GOP Fables of ACA Failure

March 1, 2014

Republicans have trotted out example after example of supposed Affordable Care Act victims. But time after time, those stories are exposed as incomplete, misleading, or in some cases just plain lies. When it comes to the health care law, Republicans are always yelling that the sky is falling, but it never actually is. The moral of this story: if these are the worst examples they can find, that shows the law is working. 

TOPLINES 

Republicans’ Affordable Care Act horror stories are full of holes.
The website rollout was a train wreck. It’s no wonder many people are still confused about how this law works.
But despite all that, the Affordable Care Act is working. Enrollment is up, young people are signing up, and health care costs are slowing.
There are still kinks to work out, but Americans want to fix them and move forward.
It took a little time to work out the kinks when they passed this law in Massachusetts too, but it all got worked out and it has been working well for years.
But Republicans are doing everything they can to keep people from getting the Affordable Care Act’s benefits, including airing ads with scary stories that the sky is falling. But those stories are full of holes:
  • The woman who will actually pay no more than before;
  • The woman who never even looked at the website, where cheaper plans were waiting;
  • The woman who liked her flimsy plan that didn’t cover her when she fell off a horse, because the hospital let her off the hook and passed the $100,000 bill on to the rest of us.
None of them will ever lose insurance for getting too sick. No one will be denied insurance if they or their spouses change jobs. Ever.
Republicans are desperate to keep Americans from liking this law to hurt the President politically. That’s why they are doing everything they can to scare, confuse, and block Americans to keep them from getting health care.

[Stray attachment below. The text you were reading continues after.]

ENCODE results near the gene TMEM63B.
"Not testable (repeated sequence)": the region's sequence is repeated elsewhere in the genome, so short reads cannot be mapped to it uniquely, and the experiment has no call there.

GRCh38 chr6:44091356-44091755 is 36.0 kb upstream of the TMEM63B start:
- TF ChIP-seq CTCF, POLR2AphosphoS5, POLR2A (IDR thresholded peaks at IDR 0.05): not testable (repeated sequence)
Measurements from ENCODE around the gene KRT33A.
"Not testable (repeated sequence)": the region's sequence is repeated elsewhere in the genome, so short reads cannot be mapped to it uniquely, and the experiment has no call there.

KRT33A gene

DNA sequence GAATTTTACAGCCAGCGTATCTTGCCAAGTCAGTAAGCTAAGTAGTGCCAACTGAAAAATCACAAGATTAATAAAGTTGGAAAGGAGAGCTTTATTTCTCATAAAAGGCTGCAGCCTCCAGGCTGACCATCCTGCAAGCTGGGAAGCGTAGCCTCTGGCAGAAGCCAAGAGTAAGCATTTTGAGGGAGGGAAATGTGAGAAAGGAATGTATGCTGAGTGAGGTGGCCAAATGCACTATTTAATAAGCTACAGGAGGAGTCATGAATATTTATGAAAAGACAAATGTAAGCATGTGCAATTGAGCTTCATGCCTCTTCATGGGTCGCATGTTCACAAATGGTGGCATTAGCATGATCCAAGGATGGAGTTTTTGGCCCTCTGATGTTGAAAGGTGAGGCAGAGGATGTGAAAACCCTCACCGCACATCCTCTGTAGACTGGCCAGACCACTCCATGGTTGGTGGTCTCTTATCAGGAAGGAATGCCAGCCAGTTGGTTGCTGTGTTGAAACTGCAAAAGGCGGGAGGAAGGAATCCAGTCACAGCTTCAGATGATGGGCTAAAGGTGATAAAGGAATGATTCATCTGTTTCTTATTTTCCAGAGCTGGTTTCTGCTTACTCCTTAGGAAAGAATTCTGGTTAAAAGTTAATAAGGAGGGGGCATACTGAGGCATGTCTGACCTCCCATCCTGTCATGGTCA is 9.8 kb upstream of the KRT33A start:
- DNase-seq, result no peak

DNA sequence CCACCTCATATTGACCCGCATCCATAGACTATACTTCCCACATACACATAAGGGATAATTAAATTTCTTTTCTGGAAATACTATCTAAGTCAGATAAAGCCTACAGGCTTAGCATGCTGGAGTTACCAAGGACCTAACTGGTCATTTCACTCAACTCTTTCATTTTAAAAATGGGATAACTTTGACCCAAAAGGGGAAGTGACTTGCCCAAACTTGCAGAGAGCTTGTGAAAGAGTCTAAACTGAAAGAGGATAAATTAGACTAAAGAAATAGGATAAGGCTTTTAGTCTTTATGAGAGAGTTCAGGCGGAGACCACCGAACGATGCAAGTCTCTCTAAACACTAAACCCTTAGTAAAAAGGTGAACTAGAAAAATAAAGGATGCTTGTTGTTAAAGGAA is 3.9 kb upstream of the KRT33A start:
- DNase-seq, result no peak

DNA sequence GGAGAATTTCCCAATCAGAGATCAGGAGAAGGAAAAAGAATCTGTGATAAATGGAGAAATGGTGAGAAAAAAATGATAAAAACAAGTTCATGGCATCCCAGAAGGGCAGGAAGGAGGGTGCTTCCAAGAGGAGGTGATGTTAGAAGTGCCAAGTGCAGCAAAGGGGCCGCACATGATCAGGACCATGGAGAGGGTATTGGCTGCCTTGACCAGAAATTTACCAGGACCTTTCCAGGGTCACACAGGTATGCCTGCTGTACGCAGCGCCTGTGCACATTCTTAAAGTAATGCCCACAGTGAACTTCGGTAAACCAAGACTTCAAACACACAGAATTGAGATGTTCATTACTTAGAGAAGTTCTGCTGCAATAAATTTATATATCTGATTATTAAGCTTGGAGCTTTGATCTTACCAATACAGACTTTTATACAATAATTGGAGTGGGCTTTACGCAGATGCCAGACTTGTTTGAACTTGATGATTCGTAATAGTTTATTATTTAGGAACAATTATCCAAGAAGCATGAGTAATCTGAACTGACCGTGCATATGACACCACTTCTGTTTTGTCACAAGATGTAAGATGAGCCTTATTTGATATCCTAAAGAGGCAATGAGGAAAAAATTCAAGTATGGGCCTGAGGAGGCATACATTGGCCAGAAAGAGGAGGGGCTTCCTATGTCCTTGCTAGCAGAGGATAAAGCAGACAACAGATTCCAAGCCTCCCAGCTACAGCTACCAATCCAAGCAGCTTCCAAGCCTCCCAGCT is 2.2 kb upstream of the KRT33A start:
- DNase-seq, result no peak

KEY:  Connect with your audience |  Make your case | Show how your opponents differ


REALITY CHECK ON THE SKY-FALLING STORIES

From death panels to these new political ads from the Koch brothers, Republicans have been trying to spread misinformation and fake horror stories about the Affordable Care Act from the beginning. These ads are full of holes and have been debunked by fact-checkers. Some Republicans are even going to the Supreme Court to fight for the right to lie in political ads.

Scare Story: Julie from Michigan

This Koch-funded ad features a leukemia patient in Michigan who claims that her out-of-pocket expenses are higher under the Affordable Care Act. The commercial fails to mention the fact that those expenses are now capped and that Julie’s premiums are lower. It also doesn’t mention that before the Affordable Care Act, insurance companies could have considered her cancer a preexisting condition or canceled her coverage completely.

Affordable Care Reality: Mike from Kansas

Kansas resident Mike O’Dell couldn’t get health insurance before the Affordable Care Act because of his preexisting heart condition. Mike was insured as of January 1 because he bought affordable insurance on the marketplace and less than a month and a half later Mike received a life-saving heart transplant – an operation that he would not have been able to afford without his insurance.

Scare Story: Bette in Spokane

During her official Republican State of the Union response, Congresswoman Cathy McMorris Rodgers cited the experience of Bette in Spokane, whose premiums supposedly went up nearly $700 per month under the Affordable Care Act. But Bette’s prior plan was catastrophic coverage with a $10,000 deductible and she refused to shop on the marketplace. Instead she chose one of the pricier options offered to her by her insurance company.

Affordable Care Reality: John in North Carolina

John in North Carolina suffered from bladder cancer in 2005. He got treatment and his cancer was in remission for years. John’s doctor suggested a procedure that could help prevent future recurrences of the cancer, but John’s COBRA was about to run out so he opted against getting it. A few years later, when John was still without insurance because of his preexisting condition, he noticed that the cancer symptoms reappeared. Just about that same time, because of the Affordable Care Act, North Carolina was setting up its own insurance pool to benefit high-risk Americans like John. He signed up for the insurance, went to the doctor, and received life-saving treatment for his bladder cancer – treatment that would have bankrupted him without insurance.